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T-break will help you build one of those itty-bitty HTPC's by offering a guide on the best things to put inside it.  Assuming you've already found a nice barebones enclosure, follow their advice, and your home theatre system should be impressing people in no time. 

"In fact, for non-gamers we would recommend an Intel CPU + chipset combo. While we havent had a

chance to look at any VIIV platform from Intel yet, we're guessing that it would be an ideal

choice for an HTPC.

Source: t-break

Ultra Products X2 full feature PSU

Subject: Systems | February 14, 2006 - 02:53 PM |
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Motherboards.org has posted a review of Ultra Products X2 PSU, with it's 120mm fan, modular flex force cabling and dual PCIe cables.  Even with dual 6800's running through 5 interations of 3DMark05, the power barely flucates.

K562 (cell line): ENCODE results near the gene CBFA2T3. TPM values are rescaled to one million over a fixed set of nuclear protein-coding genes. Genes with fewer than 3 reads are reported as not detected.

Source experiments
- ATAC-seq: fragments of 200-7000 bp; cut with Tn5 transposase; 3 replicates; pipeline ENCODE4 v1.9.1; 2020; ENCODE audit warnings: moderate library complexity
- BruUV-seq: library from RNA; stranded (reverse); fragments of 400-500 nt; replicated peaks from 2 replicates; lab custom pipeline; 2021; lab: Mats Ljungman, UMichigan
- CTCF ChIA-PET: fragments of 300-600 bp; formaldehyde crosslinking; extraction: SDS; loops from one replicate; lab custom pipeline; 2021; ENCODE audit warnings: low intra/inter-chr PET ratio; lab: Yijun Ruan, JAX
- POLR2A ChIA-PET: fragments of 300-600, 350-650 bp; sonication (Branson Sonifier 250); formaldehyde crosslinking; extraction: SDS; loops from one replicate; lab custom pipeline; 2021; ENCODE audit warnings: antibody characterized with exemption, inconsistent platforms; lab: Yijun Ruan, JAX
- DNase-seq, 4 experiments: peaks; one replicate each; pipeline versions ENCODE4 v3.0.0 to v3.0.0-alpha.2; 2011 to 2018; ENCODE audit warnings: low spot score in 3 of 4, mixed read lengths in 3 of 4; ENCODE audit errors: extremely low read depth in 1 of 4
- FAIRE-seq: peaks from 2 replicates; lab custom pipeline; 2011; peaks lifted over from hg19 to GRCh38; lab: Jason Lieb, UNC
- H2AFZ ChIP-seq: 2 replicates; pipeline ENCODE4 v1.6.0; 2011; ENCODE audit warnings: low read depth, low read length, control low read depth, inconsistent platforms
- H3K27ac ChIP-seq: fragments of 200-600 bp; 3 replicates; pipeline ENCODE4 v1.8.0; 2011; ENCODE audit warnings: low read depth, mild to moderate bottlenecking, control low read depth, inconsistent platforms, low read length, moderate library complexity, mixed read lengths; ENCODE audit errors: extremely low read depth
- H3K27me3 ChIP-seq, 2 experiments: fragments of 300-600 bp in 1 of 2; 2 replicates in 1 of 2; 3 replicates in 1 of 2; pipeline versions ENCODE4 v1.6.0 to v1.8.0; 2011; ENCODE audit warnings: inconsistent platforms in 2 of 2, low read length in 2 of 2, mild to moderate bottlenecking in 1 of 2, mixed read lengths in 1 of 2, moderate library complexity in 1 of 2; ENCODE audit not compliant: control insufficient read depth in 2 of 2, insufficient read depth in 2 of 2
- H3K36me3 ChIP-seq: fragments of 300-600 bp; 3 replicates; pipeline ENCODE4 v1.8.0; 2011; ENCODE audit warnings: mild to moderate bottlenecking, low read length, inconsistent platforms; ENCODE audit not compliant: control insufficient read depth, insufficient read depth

If you are worried that 550W won't cut it, make sure you read Lee Garbut's review of the BFG 600W PSU, it is a beast.


 


"What impressed me the most was that even while holding down a high powered SLI set

Is four seperate 12V lines enough for you?

Subject: Systems | February 8, 2006 - 06:19 PM |
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The SilverStone Strider ST60F Modular 600W PSU can provide exactly that.  Just because quad SLI systems are only theory at the moment, that doesn't mean you can't get ready for them now!  Plus, with a nearly silent 120mm fan and a modular setup with well shielded cables, this PSU shouldn't be crippled by a systems power needs for a while.  Read all about it at Techniz.

"The SilverStone ST60F Modular 600W PSU is a totally silent and powerful PSU.

Overclocked out of the box

Subject: Systems | February 8, 2006 - 02:11 PM |